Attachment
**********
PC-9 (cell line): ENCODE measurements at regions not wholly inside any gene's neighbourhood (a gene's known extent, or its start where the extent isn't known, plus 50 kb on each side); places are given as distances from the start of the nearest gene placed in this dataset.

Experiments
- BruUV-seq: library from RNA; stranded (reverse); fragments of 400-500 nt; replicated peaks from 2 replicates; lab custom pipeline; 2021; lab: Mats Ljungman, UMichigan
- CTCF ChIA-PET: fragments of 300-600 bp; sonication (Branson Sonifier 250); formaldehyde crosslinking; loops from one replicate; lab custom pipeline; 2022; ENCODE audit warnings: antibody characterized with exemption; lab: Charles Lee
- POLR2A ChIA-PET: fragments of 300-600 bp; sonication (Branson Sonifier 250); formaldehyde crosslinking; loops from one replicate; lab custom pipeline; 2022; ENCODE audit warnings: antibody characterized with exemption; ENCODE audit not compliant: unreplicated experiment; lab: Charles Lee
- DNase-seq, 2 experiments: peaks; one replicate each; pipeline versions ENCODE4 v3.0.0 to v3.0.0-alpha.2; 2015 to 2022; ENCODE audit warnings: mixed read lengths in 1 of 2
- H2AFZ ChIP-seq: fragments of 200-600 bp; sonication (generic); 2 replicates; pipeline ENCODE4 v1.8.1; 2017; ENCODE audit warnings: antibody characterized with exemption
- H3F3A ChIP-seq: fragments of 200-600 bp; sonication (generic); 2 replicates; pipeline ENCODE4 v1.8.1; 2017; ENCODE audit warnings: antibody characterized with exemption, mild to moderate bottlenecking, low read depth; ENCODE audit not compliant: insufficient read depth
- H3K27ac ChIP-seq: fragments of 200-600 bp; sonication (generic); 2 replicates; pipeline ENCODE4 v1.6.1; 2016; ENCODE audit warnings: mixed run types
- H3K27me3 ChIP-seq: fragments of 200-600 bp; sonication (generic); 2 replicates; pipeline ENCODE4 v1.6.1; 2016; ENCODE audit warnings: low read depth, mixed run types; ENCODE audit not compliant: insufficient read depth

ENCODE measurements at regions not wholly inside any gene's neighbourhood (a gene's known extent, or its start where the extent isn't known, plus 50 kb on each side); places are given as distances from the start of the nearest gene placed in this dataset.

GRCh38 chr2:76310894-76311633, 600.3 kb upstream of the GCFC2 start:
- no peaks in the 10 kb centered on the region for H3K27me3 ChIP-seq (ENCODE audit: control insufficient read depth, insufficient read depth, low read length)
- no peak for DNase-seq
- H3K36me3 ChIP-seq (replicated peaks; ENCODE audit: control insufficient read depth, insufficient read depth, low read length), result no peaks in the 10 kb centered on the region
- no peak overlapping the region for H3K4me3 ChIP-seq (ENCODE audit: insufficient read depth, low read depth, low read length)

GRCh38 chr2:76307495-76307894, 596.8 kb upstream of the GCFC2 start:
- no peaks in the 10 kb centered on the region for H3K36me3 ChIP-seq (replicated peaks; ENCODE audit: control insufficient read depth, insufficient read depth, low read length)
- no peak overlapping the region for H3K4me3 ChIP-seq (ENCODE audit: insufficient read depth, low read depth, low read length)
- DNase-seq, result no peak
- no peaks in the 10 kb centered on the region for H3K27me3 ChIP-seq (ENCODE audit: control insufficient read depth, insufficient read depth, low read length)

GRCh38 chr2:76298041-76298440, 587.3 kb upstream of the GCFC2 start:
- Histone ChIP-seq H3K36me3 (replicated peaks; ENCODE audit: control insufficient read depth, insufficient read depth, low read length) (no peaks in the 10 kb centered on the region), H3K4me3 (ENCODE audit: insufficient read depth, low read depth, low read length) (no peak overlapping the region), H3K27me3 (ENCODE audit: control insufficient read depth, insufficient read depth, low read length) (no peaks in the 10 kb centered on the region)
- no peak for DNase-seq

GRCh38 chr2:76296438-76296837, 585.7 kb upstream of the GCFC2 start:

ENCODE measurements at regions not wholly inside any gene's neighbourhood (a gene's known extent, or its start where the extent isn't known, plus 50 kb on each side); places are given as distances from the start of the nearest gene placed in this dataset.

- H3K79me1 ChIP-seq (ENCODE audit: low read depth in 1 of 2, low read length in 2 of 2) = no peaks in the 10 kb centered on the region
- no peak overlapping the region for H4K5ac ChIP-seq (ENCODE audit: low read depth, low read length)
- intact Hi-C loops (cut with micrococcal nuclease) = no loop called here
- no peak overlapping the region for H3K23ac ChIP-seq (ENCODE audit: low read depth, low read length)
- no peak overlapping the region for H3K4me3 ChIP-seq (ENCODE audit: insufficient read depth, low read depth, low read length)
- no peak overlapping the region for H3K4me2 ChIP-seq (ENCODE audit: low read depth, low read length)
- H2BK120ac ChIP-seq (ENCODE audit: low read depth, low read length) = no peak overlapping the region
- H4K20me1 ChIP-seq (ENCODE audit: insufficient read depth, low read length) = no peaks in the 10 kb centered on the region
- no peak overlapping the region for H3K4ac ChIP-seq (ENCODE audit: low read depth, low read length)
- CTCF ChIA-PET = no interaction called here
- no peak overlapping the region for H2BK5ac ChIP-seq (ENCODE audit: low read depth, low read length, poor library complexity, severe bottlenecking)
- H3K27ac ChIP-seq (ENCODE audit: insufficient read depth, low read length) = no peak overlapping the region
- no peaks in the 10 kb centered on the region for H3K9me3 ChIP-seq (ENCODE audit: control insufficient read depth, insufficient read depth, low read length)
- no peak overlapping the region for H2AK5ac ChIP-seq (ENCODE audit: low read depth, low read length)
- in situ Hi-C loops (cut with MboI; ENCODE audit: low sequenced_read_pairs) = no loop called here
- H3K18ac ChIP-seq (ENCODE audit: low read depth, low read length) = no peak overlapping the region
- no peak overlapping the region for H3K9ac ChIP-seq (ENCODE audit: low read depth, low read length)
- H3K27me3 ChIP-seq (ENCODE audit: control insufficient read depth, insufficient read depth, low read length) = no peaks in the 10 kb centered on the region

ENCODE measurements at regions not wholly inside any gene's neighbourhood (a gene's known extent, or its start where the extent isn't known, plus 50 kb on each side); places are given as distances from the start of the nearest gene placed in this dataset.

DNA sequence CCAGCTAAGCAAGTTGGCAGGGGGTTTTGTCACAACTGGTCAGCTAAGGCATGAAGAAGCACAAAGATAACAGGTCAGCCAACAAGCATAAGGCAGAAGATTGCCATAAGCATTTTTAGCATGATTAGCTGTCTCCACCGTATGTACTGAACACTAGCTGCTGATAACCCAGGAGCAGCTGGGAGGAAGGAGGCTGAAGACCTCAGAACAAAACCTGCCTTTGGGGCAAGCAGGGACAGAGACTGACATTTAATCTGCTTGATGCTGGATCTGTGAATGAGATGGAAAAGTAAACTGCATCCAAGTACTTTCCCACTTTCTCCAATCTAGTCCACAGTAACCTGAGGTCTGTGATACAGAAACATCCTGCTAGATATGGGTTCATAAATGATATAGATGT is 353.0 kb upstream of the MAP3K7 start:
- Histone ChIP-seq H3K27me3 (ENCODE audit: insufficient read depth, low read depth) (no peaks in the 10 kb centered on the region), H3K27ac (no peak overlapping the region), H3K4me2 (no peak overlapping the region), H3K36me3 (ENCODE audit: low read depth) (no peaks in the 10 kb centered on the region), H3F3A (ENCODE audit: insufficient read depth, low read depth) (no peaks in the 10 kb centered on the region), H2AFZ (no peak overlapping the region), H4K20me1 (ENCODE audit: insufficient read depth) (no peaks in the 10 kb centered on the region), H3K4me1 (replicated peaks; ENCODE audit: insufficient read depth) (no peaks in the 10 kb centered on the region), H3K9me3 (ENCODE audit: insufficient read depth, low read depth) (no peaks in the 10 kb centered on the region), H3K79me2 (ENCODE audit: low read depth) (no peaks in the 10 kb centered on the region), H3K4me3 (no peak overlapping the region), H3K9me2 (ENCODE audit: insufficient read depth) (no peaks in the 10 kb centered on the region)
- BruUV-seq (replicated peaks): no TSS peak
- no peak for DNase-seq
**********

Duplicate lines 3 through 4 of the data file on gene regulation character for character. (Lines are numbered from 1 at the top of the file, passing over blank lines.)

- BruUV-seq: library from RNA; stranded (reverse); fragments of 400-500 nt; replicated peaks from 2 replicates; lab custom pipeline; 2021; lab: Mats Ljungman, UMichigan
- CTCF ChIA-PET: fragments of 300-600 bp; sonication (Branson Sonifier 250); formaldehyde crosslinking; loops from one replicate; lab custom pipeline; 2022; ENCODE audit warnings: antibody characterized with exemption; lab: Charles Lee